Last month saw four aviation incidents involving jet powered airlines. Three of those are probably familiar to most readers of this blog: first there was the crash of Asiana Airlines flight HL7742 at San Francisco. Second there was the fire aboard an Ethiopian Airlines 787 parked at London Heathrow. The third incident was Southwest Airlines flight SWA345, which suffered a collapse of the nose gear while landing at La Guardia airport near New York.
The fourth incident was the belly landing of a Superjet 100-95 with registration 97005, during a test flight at Keflavik airport, near Reykjavik. If you’ve heard of this last one, you probably follow the specialised aviation news. Although it got some coverage there, it almost completely seemed to have escaped the mainstream news media.
To check whether my feeling on the matter was correct I performed a small survey, searching both on Google News (news.google.com) and Newslibrary.com, a database of print newspaper articles. On both sites I searched for ‘Asiana airlines crash San Francisco’, ‘Dreamliner Heathrow fire’, ‘Superjet Reykjavik’ and ‘Southwest crash La Guardia’. I limited the search to the range 1 July – 11 August.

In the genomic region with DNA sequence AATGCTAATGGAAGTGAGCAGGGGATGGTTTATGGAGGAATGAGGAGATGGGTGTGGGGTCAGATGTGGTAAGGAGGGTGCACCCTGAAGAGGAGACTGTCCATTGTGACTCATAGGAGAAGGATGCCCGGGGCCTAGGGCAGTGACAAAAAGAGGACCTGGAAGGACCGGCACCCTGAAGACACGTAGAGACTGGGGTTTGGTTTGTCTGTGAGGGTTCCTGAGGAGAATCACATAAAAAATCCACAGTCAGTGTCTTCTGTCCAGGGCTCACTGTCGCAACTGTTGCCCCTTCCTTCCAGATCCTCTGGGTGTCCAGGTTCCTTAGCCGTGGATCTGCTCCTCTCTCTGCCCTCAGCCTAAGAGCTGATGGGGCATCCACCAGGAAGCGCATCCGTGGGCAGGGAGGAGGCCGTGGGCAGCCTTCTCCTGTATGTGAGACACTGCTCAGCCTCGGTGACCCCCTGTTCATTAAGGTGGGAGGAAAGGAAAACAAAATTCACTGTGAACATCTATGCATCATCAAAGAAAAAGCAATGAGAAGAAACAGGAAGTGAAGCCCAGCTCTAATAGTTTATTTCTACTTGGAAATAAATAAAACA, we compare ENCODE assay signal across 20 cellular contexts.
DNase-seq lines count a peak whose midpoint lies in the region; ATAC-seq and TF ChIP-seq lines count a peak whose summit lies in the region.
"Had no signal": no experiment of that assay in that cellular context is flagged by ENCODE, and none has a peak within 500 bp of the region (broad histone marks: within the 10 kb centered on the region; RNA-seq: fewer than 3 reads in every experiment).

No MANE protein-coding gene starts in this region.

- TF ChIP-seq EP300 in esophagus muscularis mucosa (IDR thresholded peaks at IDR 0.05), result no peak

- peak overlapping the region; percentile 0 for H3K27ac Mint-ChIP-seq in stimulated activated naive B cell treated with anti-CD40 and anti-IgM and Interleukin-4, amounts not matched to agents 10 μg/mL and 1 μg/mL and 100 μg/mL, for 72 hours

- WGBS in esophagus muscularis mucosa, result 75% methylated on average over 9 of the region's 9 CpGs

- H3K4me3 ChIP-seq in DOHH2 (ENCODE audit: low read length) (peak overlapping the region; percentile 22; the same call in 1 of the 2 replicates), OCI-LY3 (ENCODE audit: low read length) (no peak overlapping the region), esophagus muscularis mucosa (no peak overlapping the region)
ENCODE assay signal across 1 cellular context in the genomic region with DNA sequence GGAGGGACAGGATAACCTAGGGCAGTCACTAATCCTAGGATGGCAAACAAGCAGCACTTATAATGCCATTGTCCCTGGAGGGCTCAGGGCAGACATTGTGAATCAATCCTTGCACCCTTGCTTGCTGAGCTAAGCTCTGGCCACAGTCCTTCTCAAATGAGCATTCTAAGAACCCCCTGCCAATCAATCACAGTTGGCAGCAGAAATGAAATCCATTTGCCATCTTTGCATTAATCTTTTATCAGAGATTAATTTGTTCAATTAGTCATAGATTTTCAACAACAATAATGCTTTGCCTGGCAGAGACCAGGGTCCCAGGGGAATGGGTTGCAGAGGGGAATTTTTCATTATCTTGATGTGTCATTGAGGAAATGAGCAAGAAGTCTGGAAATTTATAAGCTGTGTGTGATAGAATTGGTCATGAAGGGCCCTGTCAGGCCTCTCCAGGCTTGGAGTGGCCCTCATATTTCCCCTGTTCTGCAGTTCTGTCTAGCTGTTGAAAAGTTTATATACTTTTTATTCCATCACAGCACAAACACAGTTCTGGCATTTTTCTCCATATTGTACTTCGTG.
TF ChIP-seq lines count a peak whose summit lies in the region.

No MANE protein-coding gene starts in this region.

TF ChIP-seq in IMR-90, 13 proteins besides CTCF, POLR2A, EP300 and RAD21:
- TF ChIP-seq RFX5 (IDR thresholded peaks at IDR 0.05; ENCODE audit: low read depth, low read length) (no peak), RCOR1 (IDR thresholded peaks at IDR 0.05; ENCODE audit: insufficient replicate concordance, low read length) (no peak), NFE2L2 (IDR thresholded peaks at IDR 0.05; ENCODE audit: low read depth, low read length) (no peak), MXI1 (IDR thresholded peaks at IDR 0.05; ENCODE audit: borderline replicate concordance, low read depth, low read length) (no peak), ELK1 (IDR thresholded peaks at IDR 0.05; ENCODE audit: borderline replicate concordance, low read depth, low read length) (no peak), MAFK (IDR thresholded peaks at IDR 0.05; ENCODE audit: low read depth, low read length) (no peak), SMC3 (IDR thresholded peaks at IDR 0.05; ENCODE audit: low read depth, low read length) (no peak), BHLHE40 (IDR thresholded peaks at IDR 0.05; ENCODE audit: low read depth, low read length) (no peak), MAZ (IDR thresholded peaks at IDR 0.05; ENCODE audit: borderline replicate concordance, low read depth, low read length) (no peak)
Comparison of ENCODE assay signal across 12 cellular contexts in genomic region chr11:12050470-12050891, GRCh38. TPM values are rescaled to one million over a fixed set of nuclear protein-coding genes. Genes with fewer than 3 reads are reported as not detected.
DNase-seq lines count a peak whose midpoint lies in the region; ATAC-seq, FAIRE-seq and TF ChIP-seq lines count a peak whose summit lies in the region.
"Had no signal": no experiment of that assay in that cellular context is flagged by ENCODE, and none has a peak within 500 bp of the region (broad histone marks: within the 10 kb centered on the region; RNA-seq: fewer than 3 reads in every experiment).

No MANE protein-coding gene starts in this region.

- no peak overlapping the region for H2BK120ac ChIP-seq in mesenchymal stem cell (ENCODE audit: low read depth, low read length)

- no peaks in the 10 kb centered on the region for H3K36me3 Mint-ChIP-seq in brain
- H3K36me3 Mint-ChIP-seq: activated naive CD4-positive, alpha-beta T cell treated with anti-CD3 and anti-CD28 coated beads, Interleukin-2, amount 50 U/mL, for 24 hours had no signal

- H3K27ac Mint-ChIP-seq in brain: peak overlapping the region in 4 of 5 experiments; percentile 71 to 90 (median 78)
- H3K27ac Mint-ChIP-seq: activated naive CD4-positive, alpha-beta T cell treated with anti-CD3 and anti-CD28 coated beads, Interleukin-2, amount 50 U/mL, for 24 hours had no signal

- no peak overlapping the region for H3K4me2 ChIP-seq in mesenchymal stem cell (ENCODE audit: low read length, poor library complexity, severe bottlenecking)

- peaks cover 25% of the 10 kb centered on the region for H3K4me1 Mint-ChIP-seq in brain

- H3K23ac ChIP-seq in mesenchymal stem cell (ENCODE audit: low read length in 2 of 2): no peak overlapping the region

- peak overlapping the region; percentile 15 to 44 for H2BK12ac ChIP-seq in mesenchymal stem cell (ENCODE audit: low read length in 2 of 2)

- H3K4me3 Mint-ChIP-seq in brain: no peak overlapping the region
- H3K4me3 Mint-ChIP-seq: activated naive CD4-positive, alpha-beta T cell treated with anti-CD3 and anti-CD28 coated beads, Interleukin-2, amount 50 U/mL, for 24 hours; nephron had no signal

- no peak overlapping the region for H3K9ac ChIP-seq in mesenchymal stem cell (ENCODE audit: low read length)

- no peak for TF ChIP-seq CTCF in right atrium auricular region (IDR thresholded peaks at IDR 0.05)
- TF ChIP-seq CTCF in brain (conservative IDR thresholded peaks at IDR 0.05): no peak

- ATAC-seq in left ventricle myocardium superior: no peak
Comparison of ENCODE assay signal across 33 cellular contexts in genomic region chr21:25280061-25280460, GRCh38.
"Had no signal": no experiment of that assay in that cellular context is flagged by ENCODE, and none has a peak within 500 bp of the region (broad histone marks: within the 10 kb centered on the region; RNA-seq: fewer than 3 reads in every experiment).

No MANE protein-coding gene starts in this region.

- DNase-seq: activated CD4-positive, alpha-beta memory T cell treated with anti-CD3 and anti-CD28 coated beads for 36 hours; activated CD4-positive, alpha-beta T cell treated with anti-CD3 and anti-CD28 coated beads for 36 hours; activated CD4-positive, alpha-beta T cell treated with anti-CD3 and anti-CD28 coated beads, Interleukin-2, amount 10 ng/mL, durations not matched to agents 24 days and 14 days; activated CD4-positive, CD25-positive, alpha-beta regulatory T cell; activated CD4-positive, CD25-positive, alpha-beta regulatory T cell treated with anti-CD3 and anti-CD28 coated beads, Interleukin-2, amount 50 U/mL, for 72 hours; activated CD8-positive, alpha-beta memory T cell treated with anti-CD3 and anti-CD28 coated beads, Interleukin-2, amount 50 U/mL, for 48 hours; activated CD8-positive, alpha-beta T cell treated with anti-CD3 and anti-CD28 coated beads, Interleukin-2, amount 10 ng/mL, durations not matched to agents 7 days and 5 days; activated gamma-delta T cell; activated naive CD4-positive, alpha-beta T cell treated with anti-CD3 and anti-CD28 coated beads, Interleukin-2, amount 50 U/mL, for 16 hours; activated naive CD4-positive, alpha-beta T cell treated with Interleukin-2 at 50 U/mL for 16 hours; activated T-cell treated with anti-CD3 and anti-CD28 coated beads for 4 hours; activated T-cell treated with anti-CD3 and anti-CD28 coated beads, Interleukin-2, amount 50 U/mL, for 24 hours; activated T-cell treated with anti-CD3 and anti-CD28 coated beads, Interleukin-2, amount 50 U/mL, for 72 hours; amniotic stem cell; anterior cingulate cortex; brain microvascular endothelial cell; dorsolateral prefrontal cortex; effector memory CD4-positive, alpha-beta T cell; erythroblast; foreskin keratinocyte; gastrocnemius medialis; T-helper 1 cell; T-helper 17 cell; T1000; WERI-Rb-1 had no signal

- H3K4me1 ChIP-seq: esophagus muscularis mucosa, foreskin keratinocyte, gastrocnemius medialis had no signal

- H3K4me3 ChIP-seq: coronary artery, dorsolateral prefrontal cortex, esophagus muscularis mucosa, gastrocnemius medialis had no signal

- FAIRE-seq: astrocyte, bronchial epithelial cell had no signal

Unsurprisingly (as it was the only accident resulting in fatalities) flight HL7742 scored highest with 27,800 hits on Google News and 2592 on Newslibrary. The Superjet managed just 54 hits on Google (adding the word ‘crash’ to the search makes the results even worse, probably because non-English publications are then not found) and a measly 2 on Newslibrary. One hit was an article from the website newsmax.com and the other was a transcript of a Russian news broadcast. A comparison with the other incidents is shown below.
The Superjet accident is a nice reminder that the news media forms our window on the world, and like all windows, unless you look really closely, it cuts your view off at the edges. Our view of what is going on is shaped by the media. How important we think certain incidents are, or if we even are aware of them at all, is determined by the editorial decisions made by journalists and editors across the world. The media colours our perception of how rare or commonplace events are, and it’s important to remember this when trusting gut feeling instead of trying to find proper statistics.